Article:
Whether it’s Bangkok for action packed, traffic-filled adventures or Koh Tao for a more serene, meditative holiday, Thailand has what you need. The fresh fruit, lovely people, and beautiful beaches make it easy to understand why Thailand is nicknamed ‘the land of smiles’. Backpackers and 4 star hotel enthusiasts will both find exactly what they want to whet their whistle in Thailand. We’ve compiled a list of things that might be tricky to find once you’re there, and should come in handy for your trip.
As with most Asian countries, the deodorant you’ll find in Thailand will be pricy, and will have whitening in it. This is something to note in the majority of skin products you will find in Thailand; always check for whitening ingredients, which you will also probably find in the sunscreen and in a lot of bodywashes.
Packing condoms definitely depends on your personal needs on this trip. Based on preferences you may not be able to find the correct size or brand you desire. The largest size regularly available is 46mm and while you can find upwards to 56mm available it may take some searching. Many men have also reported issues with breakages and ripping with condoms in Thailand, perhaps due to issues like latex breakdown through poor storage or size issues. It’s helpful to note as well, that Thailand is still struggling in some respects with HIV/AIDS, so if you’re particular about your condom choices, stock up before you arrive.
Again like in a lot of southeast Asian countries, tampons are hard to find and are often expensive when you do find them. It’s not for everyone, but depending on what your plans are during your stay, a diva cup or similar product might also be a good investment.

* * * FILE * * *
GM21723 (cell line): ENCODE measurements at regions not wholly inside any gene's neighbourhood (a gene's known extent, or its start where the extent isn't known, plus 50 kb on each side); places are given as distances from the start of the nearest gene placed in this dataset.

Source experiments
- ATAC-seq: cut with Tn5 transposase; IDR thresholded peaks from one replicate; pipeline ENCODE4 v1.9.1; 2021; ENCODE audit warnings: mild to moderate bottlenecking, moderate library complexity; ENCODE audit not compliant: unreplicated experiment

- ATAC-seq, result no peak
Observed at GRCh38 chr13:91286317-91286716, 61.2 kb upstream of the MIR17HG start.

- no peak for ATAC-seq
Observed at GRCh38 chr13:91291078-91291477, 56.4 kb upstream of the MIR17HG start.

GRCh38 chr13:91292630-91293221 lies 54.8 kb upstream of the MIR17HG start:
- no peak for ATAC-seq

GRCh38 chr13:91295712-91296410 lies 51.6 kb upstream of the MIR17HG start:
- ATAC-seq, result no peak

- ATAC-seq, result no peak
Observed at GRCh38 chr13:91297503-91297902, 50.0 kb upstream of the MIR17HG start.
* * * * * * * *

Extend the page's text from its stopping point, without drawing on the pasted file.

4. Non-beach wear:
It’s hot in Thailand. No one will dispute that. Naturally you want to wear as little as possible. Please keep in mind that Thailand is a more conservative country in terms of dress, and that long pants and skirts (light ones!) and shirts that cover your shoulders will be incredibly beneficial for your trip. Generally it is considered quite rude to dress immodestly in Thailand, and most Thai people are too polite to tell you. The general custom and manner in Thailand is to dress respectfully, which in this case means conservatively or covered up. This is especially true if you plan on visiting any temples. Dress codes in most (if not all) temples include covered legs and shoulders (meaning no shorts and tank tops). A light cover up will also come in handy if you’re travelling in the north of Thailand, or happen to be taking early morning boat trips.
5. Waterproof bags for the rainy season (June to July)
This is a tip particularly helpful for backpackers as you may have all the things you truly love on your back when the skies open up and you experience the true meaning of ‘rainy season’. It doesn’t hurt to bring along some resealable waterproof bags for your electronics, or consider investing in a safety case that is also waterproof. Even better, bring along a waterproof shield for your entire backpack.
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Photo by Andinem[/caption]
Depending on your previous travels and experience, this may go without saying but it’s not a great idea to bring lots of expensive brand name items (like sunglasses, or purses), or lots of jewellery. All it will do is set you up as an easy mark for pick-pockets or make haggling for those awesome sunglasses at the local market incredibly difficult. Leave that stuff at home and buy some fun knock-offs while you’re in Thailand.
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